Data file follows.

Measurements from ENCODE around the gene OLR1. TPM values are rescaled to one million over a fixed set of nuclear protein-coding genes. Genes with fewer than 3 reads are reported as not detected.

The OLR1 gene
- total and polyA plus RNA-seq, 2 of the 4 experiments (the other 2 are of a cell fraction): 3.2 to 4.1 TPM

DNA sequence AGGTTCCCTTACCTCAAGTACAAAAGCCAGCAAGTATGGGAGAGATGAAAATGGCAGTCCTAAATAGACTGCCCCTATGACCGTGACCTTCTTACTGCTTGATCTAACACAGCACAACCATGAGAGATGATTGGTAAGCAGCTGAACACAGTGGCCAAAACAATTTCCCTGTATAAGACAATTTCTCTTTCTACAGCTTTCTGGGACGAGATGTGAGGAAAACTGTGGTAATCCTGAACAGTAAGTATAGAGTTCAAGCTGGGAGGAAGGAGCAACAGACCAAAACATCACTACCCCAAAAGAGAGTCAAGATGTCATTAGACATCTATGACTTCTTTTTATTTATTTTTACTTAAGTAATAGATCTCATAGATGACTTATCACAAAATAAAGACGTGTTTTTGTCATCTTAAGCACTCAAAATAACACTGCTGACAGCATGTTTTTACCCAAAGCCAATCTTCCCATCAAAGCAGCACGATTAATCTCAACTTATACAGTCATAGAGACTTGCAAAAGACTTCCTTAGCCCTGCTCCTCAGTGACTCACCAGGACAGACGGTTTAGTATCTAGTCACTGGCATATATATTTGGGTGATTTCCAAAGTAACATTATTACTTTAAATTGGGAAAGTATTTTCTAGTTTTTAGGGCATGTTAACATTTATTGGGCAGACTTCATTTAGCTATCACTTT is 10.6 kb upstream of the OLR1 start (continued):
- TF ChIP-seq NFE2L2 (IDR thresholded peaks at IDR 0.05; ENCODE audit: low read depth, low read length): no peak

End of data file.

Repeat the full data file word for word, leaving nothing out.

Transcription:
Measurements from ENCODE around the gene OLR1. TPM values are rescaled to one million over a fixed set of nuclear protein-coding genes. Genes with fewer than 3 reads are reported as not detected.

The OLR1 gene
- total and polyA plus RNA-seq, 2 of the 4 experiments (the other 2 are of a cell fraction): 3.2 to 4.1 TPM

DNA sequence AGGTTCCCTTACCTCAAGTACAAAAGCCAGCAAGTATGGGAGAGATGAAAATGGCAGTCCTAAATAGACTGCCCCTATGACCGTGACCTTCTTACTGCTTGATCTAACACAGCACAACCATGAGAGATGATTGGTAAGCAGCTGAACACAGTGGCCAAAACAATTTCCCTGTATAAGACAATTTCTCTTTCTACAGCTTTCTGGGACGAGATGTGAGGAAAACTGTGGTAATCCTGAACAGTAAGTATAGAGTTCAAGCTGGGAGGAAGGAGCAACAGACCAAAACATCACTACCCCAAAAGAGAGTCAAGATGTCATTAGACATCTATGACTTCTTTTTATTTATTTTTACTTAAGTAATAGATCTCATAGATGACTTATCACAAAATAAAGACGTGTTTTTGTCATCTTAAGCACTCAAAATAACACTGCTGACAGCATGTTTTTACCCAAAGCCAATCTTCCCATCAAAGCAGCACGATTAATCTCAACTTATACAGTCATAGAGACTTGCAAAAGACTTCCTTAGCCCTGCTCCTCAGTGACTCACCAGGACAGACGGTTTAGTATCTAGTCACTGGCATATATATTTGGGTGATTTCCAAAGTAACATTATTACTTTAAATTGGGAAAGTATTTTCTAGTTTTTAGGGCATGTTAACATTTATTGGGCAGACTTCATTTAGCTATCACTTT is 10.6 kb upstream of the OLR1 start (continued):
- TF ChIP-seq NFE2L2 (IDR thresholded peaks at IDR 0.05; ENCODE audit: low read depth, low read length): no peak